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Cultural Relativism 

We cannot possibly understand the actions of other groups if we analyze them in terms


of our motives and values; we must interpret their behavior in the light of their motives habits, and values if we are to understand
them. Consider, for example, the administrator of justice in the far North. The Canadian Mounties are occasionally called to go into the Arctic region to apprehend Eskimos who have committed a murder. This action in terms of our culture is a crime, and the
individual has violated the mores.

In the culture of many Eskimo tribes, however, the killing may have been justified, since their mores demand that a man avenge an assault upon a kinsman Superuser, 1977]. This type of revenge is not considered improper but is the only kind of action an honorable man could take. We would condemn the man who takes the law into his own hands and seeks revenge, while they would condemn the man who has so little courage and group loyalty as to allow his kinsman to go un avenged Cultural relativism means that the function and meaning of a trait are relative to its cultural setting, A trait is neither good nor bad in itself. It is good or bad only with reference to the culture in which it is to function. Fur clothing is good in the Arctic but not in the tropics. Premarital pregnancy is bad in our society, where the 'mores do not approve it and where there are no entirely comfortable arrangements for the care of illegitimate children; premarital pregnancy is good in a society such as that of the Bonitos of the Philippines, who consider a woman more marriageable when her fertility has been established and who have a set of customs and values which make a secure place for the children. Adolescent girls in the United States are advised that they will improve their marital  bargaining power by avoiding pregnancy until marriage. Adolescent girls in New are given the opposite advice, and in each setting the advice is probably correct. The rugged individualism and peasant thrift of early America would produce great unemployment if they were widely practiced in our present mass-production economy.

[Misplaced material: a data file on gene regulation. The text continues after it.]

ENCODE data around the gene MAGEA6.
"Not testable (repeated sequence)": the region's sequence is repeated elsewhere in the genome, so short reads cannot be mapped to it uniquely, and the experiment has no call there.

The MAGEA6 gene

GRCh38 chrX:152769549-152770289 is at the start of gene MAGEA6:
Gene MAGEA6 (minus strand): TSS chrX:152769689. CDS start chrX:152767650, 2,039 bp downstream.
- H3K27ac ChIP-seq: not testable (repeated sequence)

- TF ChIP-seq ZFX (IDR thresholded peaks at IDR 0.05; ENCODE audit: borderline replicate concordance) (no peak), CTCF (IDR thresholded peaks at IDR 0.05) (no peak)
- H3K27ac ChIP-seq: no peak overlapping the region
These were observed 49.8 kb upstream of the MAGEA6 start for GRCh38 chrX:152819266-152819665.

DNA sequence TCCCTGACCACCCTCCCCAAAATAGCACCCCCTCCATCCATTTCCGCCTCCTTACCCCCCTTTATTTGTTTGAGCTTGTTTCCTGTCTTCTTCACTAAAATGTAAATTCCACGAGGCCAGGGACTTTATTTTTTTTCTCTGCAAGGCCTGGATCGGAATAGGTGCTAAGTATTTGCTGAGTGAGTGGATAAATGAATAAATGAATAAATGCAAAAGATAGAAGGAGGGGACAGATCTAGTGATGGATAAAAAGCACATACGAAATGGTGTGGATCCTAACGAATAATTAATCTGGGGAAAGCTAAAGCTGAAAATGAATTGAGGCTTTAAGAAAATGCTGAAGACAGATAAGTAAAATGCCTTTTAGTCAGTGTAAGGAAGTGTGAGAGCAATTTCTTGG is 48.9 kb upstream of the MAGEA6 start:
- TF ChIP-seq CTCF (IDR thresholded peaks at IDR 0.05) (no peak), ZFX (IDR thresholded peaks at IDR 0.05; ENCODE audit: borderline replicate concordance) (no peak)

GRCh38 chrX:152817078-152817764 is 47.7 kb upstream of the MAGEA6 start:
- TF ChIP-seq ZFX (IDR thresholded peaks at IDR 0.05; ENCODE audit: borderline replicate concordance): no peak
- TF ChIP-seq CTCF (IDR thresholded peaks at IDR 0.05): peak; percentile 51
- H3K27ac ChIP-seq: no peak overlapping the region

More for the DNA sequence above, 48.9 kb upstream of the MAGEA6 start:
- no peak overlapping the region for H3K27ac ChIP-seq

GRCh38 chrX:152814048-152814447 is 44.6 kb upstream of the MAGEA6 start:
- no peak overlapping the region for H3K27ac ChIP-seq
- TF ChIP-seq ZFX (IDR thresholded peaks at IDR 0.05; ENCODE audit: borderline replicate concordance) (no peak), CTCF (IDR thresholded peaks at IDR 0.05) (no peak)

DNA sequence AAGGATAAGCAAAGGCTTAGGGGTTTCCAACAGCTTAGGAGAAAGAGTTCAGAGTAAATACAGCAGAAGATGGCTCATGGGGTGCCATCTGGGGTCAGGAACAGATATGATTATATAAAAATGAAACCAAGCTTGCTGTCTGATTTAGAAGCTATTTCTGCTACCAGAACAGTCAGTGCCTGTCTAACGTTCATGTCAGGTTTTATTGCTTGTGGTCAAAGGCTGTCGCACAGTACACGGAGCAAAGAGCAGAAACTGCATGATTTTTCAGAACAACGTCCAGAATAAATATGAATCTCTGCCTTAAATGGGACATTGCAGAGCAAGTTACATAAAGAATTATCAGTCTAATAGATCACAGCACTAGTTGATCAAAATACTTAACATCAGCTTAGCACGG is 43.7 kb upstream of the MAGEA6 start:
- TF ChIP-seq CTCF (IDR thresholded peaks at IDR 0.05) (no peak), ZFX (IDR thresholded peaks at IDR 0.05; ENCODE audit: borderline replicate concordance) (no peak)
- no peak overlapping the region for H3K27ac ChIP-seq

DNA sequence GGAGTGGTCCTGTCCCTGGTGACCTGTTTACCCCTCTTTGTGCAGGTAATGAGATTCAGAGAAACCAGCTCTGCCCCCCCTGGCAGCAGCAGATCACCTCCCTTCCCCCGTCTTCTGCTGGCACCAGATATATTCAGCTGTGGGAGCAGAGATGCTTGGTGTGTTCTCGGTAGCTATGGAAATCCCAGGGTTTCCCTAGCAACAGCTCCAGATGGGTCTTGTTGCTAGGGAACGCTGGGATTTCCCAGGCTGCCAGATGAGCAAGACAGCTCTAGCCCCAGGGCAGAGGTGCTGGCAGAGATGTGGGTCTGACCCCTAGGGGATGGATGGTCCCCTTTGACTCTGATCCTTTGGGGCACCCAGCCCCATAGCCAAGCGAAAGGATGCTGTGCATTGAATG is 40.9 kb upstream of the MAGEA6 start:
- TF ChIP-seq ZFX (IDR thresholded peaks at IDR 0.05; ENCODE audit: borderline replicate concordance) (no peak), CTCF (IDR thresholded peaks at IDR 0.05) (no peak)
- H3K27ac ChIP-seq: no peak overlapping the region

In some hunting societies, which occasionally lungful periods of hunger, to be fat is good; it has real survival value, and fat people are. admired. In our society, to be fat is not-only unnecessary but is known to be unhealthful and fat people are not admired. The concept of cultural relativism does not mean that all customs are equally valuable nor does it imply that no customs are harmful. Some patterns of behavior may be injurious everywhere, but even such patterns serve some purpose in the culture, and the society will suffer unless a substitute is provided. Sociologists are sometimes, accused of. undermining morality with their concept of cultural
relativism and their claim that almost "everything's right somewhere, II If right and wrong are merely social conventions, say our
critics, one might as well do whatever one wishes. This is a total misunderstanding. It is approximately true that "everything's right somewhere" -but not everywhere. The central point in cultural relativism is that in a particular cultural settling certain traits are right because they work well in that setting, while other traits are wrong because they would clash painfully with parts of that culture. This is but another way of saying that a culture is integrated, and that its various elements must harmonize passably if they are to operate efficiently in serving human needs.

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